In the end, when their teacher sacrifices himself because he is living the very values he has tried to instill in his pupils, Laura says, “The most terrible words are 'too late.' “for Mr. M and the teachers like him who gave everything so they could help their people rise above repression, it is heartening to know that here in the United States at least, we have taken that first step. We have ignored color and race to elect a man whom we believe can lead us out of the turmoil this country has suffered the past eight years.
The danger here is that we mistake Obama's political success with a new attitude toward black equality in this country. Our new president did exactly what Mr. M (and of course Anthol Fugard) warned against: he adopted the white man's values and is living the white man's life. He has had an education and intellectual and social advantages most white middle class children have not enjoyed. He has been trained in the same school created white leaders. Mr. M. was not speaking to men with the advantages Barack Obama had. He was trying to inspire children who lived in tin huts with no plumbing and who never knew such a thing as a book existed, much less the immense value that can be taken from reading one. He was showing them that there is a better, happier and easier way to live, but only they can achieve it with the tools education gives.
The acting, the writing, the entire production is superb theater. No intelligent person who seeks insight into the human condition should miss this magnificent play. Marin Theater is to be congratulated on bringing such thoughtful, intellectually challenging works to its stage. If you want to understand the world you live in, you need to see what Anton Fugard has to say about racial equality and the way to achieve it. We are not there yet; but we have begun.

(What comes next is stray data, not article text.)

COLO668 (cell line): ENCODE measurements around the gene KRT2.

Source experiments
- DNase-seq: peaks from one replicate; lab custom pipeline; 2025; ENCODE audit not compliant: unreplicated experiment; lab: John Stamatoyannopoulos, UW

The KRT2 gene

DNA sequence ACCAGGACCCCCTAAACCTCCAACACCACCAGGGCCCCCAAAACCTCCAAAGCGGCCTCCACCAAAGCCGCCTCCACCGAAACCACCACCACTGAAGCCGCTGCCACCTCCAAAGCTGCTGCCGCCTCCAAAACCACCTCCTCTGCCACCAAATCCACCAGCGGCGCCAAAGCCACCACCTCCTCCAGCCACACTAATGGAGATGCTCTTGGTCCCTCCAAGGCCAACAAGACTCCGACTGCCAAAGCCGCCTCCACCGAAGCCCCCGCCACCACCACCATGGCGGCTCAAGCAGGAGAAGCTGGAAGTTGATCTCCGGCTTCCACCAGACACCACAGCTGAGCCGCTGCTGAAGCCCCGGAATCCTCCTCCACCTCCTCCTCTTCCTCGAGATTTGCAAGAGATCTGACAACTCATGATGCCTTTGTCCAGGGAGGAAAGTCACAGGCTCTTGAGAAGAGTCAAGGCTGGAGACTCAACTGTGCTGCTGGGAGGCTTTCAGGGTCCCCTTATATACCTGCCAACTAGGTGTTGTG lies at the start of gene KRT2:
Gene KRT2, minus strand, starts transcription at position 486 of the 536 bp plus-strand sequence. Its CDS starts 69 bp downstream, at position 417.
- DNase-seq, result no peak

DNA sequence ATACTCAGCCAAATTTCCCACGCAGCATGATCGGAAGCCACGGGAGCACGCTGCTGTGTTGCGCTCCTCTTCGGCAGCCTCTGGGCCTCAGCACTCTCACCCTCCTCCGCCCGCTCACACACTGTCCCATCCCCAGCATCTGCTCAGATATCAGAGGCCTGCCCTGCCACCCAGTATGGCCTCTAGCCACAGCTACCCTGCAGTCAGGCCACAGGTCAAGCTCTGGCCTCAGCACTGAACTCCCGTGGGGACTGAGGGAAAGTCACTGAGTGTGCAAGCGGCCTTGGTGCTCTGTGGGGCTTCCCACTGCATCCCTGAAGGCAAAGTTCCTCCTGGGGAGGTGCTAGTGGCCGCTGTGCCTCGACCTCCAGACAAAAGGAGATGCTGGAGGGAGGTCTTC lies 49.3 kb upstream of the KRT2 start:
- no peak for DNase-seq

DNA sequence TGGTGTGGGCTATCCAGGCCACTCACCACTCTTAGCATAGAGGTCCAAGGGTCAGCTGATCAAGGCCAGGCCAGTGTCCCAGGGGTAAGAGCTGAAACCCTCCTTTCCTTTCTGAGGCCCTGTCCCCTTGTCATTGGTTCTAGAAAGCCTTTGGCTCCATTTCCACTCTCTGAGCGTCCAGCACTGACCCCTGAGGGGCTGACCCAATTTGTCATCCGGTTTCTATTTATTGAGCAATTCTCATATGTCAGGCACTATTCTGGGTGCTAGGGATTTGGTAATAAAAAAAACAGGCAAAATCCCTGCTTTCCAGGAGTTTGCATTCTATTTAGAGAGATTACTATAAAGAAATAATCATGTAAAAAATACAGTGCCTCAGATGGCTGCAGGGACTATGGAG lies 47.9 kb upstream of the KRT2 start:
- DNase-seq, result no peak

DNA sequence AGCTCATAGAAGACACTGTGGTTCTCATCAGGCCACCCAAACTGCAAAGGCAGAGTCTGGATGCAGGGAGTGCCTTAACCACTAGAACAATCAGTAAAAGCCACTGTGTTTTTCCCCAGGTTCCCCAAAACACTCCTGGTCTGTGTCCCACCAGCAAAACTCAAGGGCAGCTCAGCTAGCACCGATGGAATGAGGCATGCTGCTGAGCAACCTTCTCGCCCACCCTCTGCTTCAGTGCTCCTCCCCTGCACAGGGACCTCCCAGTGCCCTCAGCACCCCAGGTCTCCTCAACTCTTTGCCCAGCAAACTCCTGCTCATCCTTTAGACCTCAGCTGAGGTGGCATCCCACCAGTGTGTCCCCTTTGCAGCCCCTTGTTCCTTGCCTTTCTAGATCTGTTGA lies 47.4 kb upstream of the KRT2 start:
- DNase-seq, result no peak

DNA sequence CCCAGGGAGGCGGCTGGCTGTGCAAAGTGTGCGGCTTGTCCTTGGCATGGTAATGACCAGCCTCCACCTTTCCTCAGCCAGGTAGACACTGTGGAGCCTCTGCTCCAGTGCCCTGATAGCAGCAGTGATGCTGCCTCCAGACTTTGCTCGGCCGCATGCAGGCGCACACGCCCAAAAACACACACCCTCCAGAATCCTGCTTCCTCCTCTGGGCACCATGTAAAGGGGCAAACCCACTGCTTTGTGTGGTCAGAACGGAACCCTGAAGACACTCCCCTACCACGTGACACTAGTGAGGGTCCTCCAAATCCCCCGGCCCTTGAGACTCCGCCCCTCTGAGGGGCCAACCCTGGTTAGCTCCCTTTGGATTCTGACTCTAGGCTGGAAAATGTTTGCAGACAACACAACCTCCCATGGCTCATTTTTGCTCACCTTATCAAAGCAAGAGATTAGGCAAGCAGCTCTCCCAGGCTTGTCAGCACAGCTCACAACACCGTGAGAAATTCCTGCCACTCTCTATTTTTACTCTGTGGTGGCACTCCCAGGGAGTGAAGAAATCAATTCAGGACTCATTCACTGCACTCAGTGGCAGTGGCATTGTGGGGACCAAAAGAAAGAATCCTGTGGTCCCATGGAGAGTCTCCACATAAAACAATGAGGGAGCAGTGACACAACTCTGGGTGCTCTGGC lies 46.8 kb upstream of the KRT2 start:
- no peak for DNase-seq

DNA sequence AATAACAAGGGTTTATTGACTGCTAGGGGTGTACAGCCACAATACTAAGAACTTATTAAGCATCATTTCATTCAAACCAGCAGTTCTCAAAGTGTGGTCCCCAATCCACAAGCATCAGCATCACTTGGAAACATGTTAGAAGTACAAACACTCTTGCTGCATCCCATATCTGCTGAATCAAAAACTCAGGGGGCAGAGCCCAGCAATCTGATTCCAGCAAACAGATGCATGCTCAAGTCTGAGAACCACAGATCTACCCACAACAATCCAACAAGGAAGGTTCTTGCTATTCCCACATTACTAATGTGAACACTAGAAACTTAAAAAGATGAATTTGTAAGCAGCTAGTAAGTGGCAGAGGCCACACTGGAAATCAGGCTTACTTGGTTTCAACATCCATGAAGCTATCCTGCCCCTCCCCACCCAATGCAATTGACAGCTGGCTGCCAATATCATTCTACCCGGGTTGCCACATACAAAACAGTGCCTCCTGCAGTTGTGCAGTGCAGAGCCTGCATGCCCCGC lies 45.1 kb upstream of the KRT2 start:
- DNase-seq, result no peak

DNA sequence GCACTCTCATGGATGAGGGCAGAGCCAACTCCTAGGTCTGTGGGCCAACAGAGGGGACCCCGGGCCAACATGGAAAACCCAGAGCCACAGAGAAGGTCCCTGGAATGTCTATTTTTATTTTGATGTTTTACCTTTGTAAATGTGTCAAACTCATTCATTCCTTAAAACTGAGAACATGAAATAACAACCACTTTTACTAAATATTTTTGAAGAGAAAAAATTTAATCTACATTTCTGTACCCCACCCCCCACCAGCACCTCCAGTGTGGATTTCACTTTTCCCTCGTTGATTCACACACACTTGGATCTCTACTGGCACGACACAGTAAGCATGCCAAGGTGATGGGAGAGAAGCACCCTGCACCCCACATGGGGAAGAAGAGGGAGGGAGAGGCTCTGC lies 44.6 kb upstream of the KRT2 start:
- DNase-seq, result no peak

My Children! My Africa! premiered at the Market Theatre in Johannesburg, South Africa in 1989 and has been performed since then worldwide. It speaks to us today in this century even louder and more forcefully that it possibly could have done in 1989 because we think we have come so far for so many when in reality, we have only bestowed equal opportunity on a very privileged few.

Athol Fugard is considered one of the worlds greatest playwrights. Best known for political plays opposing the South African system of apartheid, he has influenced international public opinion on the politics of South Africa and worldwide oppression. He has been working in the theater as a playwright, director, and actor since the mid-1950s.

My Country! My Africa! Continues through February 15, 2009.
For tickets and information visit or call 415.388.5208.
Marin Theatre Company is located at 397 Miller Ave, Mill Valley 94941.

Ticket Prices
Previews: Thu through Sun: $31
Regular Performances:
Tues: $31 in advance, or Pay-What-You-Can
Wed, Thu, & Sun Evenings: $34 & $41
Fri: $39 & $46
Sat Evenings: $44 & $51
Wed, Thu, Sat & Sun Matinées: $34 & $41

Discounts available:
Student tickets: $20, all performances
Senior discounts, varies by performance
RUSH tickets $10, available one-half hour prior to show, based on availability
Pay-What-You-Can Tuesdays